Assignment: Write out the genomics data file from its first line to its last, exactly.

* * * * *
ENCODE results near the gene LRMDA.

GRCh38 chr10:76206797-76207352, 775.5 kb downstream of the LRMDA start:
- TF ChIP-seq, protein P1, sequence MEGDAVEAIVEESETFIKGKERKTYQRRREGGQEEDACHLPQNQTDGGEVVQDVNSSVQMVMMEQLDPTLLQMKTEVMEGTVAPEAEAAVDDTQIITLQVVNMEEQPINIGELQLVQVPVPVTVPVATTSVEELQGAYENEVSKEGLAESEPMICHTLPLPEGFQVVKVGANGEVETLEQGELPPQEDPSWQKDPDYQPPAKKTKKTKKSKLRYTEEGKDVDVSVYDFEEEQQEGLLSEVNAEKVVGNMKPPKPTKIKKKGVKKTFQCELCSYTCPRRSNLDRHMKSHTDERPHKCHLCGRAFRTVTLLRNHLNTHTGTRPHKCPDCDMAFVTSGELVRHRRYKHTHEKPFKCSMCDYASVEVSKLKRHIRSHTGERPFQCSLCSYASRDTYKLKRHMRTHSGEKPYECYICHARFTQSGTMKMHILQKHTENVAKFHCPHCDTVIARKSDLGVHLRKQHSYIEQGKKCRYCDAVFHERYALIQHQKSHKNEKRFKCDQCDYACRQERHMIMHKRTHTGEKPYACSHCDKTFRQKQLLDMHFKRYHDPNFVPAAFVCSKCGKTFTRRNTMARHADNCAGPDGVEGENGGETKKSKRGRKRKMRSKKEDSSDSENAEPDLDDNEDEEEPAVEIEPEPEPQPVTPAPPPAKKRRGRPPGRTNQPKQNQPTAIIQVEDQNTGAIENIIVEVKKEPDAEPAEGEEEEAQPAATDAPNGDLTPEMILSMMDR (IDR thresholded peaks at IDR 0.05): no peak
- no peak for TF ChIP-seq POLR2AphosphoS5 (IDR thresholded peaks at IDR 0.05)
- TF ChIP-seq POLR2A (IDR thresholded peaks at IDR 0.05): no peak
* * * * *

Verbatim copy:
ENCODE results near the gene LRMDA.

GRCh38 chr10:76206797-76207352, 775.5 kb downstream of the LRMDA start:
- TF ChIP-seq, protein P1, sequence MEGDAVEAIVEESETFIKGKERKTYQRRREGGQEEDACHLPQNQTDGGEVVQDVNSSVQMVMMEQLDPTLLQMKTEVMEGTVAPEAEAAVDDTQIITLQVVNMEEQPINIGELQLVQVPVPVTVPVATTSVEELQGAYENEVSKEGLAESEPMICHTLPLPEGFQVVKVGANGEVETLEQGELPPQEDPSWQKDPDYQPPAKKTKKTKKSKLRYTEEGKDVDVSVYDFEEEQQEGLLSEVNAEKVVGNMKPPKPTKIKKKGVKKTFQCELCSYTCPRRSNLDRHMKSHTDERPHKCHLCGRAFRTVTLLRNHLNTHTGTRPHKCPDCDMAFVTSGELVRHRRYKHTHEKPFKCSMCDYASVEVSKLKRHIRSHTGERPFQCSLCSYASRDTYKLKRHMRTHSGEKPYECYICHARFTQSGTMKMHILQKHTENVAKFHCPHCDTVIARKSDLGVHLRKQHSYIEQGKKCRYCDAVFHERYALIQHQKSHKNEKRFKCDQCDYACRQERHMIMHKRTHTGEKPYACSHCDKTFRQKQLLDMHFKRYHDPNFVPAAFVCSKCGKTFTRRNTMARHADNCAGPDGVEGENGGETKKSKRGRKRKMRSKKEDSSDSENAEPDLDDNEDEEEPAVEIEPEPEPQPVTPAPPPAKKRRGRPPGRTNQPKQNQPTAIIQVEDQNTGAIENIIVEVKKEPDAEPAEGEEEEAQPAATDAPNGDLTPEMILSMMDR (IDR thresholded peaks at IDR 0.05): no peak
- no peak for TF ChIP-seq POLR2AphosphoS5 (IDR thresholded peaks at IDR 0.05)
- TF ChIP-seq POLR2A (IDR thresholded peaks at IDR 0.05): no peak